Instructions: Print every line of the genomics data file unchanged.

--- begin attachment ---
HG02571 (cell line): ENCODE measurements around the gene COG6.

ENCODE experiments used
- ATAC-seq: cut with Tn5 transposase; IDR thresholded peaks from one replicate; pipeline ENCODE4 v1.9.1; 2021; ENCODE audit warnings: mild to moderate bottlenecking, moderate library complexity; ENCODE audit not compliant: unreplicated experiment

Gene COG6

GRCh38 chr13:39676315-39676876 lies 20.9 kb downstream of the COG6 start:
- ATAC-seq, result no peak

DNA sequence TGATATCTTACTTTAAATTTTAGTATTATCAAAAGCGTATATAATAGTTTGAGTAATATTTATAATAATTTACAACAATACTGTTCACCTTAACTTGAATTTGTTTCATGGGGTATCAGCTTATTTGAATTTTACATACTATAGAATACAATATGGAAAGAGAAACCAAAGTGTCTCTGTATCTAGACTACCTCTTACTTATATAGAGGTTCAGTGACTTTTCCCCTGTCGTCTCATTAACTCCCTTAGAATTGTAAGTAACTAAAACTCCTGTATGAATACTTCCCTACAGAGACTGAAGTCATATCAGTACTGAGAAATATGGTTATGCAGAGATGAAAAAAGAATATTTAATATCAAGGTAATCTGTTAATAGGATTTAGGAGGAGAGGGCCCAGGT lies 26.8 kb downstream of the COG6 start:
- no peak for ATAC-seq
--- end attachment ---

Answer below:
HG02571 (cell line): ENCODE measurements around the gene COG6.

ENCODE experiments used
- ATAC-seq: cut with Tn5 transposase; IDR thresholded peaks from one replicate; pipeline ENCODE4 v1.9.1; 2021; ENCODE audit warnings: mild to moderate bottlenecking, moderate library complexity; ENCODE audit not compliant: unreplicated experiment

Gene COG6

GRCh38 chr13:39676315-39676876 lies 20.9 kb downstream of the COG6 start:
- ATAC-seq, result no peak

DNA sequence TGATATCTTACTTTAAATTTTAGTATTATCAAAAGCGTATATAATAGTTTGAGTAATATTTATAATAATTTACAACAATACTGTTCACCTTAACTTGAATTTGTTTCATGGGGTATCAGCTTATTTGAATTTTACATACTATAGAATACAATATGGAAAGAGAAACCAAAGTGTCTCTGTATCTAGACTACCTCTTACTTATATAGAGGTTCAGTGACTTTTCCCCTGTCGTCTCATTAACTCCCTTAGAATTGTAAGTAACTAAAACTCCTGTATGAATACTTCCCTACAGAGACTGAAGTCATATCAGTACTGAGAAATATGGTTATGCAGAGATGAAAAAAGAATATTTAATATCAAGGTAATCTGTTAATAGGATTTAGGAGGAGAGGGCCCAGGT lies 26.8 kb downstream of the COG6 start:
- no peak for ATAC-seq